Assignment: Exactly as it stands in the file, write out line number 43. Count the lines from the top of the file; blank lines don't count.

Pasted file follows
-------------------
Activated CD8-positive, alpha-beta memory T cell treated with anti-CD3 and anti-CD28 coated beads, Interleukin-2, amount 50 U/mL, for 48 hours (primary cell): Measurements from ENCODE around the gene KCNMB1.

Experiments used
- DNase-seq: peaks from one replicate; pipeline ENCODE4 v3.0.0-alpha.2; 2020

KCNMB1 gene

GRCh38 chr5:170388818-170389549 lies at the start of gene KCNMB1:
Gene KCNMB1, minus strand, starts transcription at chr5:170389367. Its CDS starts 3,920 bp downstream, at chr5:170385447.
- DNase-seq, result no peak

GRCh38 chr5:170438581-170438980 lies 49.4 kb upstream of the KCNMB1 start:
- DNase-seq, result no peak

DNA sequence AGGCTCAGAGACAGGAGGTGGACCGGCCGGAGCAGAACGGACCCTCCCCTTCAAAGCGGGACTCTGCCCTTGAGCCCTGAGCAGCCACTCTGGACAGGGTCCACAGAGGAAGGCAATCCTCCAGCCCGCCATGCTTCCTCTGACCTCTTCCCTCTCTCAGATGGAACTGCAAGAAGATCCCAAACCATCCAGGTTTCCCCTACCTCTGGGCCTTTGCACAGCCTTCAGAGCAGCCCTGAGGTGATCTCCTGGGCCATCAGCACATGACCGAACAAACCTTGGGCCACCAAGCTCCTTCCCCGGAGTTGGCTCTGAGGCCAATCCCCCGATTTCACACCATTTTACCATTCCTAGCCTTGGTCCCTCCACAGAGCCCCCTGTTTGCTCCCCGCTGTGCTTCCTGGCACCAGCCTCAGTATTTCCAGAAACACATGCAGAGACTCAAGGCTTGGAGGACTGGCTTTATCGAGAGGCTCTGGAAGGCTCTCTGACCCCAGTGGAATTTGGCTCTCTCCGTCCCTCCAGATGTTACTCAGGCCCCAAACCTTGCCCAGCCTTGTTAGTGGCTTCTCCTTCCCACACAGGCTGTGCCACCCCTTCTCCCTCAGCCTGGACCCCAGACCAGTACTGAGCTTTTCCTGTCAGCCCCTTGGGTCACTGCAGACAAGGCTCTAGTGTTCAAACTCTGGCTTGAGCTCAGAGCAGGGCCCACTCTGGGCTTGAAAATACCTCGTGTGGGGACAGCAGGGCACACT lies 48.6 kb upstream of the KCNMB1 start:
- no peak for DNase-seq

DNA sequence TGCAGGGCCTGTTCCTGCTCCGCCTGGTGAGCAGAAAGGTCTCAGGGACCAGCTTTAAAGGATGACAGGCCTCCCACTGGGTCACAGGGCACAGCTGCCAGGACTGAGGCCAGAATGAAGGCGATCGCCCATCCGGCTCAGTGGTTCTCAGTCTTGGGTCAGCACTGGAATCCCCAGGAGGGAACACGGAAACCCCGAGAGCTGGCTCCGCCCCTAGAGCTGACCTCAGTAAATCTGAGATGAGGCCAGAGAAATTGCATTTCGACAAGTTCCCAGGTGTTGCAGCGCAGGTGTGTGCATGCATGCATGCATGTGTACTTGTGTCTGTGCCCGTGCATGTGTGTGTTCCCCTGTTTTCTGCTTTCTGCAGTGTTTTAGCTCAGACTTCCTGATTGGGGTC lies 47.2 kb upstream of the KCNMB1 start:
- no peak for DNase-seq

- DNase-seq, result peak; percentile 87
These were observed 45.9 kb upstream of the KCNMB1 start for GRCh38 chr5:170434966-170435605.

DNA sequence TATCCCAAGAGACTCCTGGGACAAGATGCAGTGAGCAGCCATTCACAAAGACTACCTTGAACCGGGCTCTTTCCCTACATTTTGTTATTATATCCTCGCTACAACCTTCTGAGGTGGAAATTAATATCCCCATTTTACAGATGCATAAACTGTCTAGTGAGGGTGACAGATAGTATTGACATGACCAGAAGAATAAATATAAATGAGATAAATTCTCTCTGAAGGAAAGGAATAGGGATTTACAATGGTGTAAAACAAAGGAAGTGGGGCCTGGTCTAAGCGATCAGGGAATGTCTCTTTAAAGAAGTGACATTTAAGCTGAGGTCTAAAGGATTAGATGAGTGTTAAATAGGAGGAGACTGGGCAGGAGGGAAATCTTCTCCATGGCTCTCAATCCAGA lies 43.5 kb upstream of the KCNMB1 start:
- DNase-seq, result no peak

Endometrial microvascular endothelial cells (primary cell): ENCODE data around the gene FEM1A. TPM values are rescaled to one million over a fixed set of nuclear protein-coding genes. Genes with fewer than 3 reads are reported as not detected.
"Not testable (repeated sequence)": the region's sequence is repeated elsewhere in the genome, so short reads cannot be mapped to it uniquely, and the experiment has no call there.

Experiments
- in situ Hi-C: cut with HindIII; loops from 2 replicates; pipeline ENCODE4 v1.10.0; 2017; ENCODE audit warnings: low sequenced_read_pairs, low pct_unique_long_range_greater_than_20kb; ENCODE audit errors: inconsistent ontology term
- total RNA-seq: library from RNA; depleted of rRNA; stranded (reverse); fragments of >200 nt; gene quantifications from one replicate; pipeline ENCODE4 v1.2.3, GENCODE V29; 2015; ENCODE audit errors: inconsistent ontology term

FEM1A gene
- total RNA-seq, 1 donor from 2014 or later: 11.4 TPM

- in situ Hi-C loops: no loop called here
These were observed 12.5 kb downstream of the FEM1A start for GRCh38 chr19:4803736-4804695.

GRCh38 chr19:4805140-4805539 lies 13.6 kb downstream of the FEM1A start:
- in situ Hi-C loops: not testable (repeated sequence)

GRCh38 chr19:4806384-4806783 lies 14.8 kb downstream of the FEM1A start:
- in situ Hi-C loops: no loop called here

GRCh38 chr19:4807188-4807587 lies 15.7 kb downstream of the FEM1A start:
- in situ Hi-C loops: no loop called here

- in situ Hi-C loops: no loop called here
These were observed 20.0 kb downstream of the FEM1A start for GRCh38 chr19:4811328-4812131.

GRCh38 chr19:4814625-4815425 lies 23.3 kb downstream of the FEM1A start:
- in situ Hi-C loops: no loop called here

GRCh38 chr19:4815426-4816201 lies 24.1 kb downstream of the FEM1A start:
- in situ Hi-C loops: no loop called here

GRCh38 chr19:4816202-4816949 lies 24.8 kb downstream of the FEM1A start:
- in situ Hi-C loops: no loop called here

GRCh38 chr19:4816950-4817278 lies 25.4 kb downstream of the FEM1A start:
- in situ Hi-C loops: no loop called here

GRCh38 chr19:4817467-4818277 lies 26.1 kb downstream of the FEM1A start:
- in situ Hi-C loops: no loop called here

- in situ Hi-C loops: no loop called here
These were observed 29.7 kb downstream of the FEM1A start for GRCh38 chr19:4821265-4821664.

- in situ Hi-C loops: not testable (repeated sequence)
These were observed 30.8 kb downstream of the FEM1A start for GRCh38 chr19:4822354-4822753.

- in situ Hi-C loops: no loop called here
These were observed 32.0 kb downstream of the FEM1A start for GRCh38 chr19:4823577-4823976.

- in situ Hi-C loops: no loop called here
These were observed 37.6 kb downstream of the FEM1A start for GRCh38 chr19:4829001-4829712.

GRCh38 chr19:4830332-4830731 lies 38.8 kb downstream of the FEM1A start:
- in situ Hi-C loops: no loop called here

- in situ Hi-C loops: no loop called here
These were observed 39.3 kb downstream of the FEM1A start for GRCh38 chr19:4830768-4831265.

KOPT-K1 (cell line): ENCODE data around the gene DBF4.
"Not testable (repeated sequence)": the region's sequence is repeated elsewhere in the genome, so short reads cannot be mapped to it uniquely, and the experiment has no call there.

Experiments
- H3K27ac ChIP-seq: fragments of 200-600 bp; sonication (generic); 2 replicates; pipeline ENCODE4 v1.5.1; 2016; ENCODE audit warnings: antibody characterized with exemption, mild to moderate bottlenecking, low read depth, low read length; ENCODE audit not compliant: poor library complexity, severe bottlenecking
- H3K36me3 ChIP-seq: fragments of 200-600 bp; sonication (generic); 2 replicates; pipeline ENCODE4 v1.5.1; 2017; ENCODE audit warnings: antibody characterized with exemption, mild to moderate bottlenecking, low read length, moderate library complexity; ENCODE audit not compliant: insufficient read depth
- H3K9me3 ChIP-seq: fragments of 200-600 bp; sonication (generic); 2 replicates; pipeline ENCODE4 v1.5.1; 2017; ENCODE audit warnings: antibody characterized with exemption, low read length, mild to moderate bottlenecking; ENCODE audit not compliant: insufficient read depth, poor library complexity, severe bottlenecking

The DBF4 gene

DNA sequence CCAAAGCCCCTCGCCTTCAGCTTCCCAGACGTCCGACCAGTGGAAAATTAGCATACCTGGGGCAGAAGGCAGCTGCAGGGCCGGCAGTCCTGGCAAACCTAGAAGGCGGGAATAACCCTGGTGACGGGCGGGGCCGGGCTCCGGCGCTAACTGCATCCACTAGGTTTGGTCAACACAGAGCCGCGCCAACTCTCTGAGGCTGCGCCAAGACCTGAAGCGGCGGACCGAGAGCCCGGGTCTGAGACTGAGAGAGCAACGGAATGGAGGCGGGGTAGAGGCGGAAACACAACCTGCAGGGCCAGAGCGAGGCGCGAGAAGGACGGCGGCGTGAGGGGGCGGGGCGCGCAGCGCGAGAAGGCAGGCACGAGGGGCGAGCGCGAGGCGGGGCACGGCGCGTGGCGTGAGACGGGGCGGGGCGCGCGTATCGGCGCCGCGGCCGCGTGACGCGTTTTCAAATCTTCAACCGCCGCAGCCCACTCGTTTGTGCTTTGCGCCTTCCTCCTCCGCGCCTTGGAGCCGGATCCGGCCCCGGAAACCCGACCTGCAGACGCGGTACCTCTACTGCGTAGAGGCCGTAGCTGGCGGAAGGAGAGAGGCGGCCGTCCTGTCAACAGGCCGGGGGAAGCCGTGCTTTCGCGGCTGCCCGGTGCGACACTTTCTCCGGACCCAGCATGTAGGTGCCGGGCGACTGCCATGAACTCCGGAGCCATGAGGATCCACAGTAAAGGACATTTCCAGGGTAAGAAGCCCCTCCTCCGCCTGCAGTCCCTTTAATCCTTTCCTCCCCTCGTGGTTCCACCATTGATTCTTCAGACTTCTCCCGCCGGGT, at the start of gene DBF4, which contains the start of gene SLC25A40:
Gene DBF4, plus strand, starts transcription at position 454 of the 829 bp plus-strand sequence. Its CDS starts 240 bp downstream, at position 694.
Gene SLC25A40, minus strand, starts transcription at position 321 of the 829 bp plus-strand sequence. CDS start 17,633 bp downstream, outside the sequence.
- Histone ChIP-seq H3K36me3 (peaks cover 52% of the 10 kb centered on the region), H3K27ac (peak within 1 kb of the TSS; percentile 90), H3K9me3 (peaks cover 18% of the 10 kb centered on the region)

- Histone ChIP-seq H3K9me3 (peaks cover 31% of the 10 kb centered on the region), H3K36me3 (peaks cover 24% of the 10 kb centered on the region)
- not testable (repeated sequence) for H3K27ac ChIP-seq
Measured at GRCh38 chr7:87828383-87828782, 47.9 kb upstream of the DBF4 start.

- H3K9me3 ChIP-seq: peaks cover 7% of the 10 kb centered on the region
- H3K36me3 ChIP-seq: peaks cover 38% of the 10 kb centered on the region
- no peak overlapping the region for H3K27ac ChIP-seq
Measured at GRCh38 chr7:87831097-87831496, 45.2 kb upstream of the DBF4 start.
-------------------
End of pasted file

GRCh38 chr19:4817467-4818277 lies 26.1 kb downstream of the FEM1A start: